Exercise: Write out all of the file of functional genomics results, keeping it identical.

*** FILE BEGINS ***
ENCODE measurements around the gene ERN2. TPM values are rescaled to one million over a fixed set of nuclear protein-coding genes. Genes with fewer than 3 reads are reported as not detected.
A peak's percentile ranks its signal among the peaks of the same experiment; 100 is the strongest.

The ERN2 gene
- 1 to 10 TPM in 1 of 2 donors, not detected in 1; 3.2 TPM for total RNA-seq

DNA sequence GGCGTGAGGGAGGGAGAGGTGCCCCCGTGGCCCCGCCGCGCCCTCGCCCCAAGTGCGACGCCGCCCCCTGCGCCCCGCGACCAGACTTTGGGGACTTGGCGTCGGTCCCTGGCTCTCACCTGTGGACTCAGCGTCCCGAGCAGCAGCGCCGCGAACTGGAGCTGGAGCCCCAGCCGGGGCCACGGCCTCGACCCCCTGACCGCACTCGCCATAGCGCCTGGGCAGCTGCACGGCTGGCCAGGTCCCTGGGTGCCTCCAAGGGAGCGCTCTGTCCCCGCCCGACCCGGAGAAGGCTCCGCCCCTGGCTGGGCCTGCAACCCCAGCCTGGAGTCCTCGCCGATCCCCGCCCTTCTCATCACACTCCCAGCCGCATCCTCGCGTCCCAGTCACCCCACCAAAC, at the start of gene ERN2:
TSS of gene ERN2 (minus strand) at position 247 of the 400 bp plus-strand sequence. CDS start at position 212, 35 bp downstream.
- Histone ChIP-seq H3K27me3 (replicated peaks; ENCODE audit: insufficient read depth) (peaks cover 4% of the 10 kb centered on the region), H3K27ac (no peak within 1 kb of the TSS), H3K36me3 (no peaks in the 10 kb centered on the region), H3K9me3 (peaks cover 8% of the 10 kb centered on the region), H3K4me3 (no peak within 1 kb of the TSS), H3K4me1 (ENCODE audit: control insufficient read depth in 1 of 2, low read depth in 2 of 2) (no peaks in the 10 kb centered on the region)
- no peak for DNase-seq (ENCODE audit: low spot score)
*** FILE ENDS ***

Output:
ENCODE measurements around the gene ERN2. TPM values are rescaled to one million over a fixed set of nuclear protein-coding genes. Genes with fewer than 3 reads are reported as not detected.
A peak's percentile ranks its signal among the peaks of the same experiment; 100 is the strongest.

The ERN2 gene
- 1 to 10 TPM in 1 of 2 donors, not detected in 1; 3.2 TPM for total RNA-seq

DNA sequence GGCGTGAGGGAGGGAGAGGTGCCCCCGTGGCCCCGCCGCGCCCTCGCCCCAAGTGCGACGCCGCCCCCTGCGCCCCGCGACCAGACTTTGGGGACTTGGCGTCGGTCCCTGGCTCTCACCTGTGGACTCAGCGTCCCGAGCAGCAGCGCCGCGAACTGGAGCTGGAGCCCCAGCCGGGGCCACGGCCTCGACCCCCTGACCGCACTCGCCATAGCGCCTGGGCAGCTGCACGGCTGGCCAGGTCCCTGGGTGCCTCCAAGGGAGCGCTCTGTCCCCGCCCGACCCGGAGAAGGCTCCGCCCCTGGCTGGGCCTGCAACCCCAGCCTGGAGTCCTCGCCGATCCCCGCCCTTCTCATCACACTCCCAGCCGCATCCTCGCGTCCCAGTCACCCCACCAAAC, at the start of gene ERN2:
TSS of gene ERN2 (minus strand) at position 247 of the 400 bp plus-strand sequence. CDS start at position 212, 35 bp downstream.
- Histone ChIP-seq H3K27me3 (replicated peaks; ENCODE audit: insufficient read depth) (peaks cover 4% of the 10 kb centered on the region), H3K27ac (no peak within 1 kb of the TSS), H3K36me3 (no peaks in the 10 kb centered on the region), H3K9me3 (peaks cover 8% of the 10 kb centered on the region), H3K4me3 (no peak within 1 kb of the TSS), H3K4me1 (ENCODE audit: control insufficient read depth in 1 of 2, low read depth in 2 of 2) (no peaks in the 10 kb centered on the region)
- no peak for DNase-seq (ENCODE audit: low spot score)